Ireland: Abortion Bill Finally Passes Parliament

So far, women terminating a pregnancy in Ireland were punishable with 14 years of prison, even in cases of rape, incest or fetal malformation.

© Paul FAITH / AFP

The Irish Parliament passed a bill legalizing abortion on Thursday, December 13, seven months after the historical referendum where the Irish people voted overwhelmingly to overturn the abortion ban.

Introduced by parliament in October, the bill passed on Thursday. It allows pregnancy termination "on demand" up to the 12th week of a pregnancy, or when the physical or mental health of the mother is in danger.

It also allows abortion in case of a fatal fetal abnormality which could lead to in utero death. Prime Minister Leo Varadkar praised a historic moment for Irish Women on his Twitter account:

On May 25, 2018, 66% of the Irish people had voted to overturn the ban on abortion, a cultural breakthrough for the 4,7 million people country with a strong Catholic tradition, three years after the legalization of same-sex marriage.

"Just over 200 days ago, you, the people of Ireland voted to repeal the 8th (Constitution amendment of the Irish constitution which banned the abortion in 1983) so we could care for women with compassion. Today we have passed the law to make this a reality" said the Irish Minister for Health Simon Harris on Twitter.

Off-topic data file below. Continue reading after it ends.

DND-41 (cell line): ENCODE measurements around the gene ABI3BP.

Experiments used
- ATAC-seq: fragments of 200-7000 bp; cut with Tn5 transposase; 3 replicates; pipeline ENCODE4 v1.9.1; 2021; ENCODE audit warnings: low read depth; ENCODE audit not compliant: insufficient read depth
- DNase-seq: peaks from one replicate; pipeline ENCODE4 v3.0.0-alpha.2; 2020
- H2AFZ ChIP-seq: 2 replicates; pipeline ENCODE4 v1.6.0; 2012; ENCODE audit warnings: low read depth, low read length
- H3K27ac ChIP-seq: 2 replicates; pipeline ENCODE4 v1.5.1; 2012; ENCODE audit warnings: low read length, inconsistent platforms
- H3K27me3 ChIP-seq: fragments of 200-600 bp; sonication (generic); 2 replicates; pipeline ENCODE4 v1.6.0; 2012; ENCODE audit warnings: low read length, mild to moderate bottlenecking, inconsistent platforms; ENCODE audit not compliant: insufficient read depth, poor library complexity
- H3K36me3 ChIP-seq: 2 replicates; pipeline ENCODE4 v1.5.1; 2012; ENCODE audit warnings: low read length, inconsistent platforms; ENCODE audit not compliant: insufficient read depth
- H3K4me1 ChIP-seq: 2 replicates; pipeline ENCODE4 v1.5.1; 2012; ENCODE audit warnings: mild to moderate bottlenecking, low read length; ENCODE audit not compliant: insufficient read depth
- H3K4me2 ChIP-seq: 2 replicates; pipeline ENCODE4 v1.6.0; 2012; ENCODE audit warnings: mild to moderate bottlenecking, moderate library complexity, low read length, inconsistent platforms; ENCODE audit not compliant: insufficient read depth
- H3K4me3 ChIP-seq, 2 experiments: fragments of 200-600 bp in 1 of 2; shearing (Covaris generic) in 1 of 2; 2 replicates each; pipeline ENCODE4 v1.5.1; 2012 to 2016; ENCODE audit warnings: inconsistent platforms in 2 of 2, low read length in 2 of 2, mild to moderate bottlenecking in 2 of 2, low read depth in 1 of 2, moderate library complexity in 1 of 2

He welcomed a vote "to end lonely journeys, end the stigma and support women’s choices in (the) country". In a press release, Harris paid tribute to "the campaigners who fought for 35 years to change a nation, to change hearts and minds". "I want to thank the minority who fought the battle in here when it was convenient for the majority to ignore" he added.

So far, Irish women wishing to terminate a pregnancy had to travel to Britain to do so. Colm O’Gorman, Amnesty International Ireland’s Executive Director, said:

"We welcome the passage of this bill, and fully appreciate the importance of its enactment by year’s end so that abortion services can begin in January" but warned about the "flaws" of the bill as it is drafted. The NGO specifically regrets the mandatory waiting periods and the continued criminalization of health professionals. The bill is now set to be signed into law by President Michael D. Higgins before coming into force in January.

Konbini with AFP

By Astrid Van Laer, published on 14/12/2018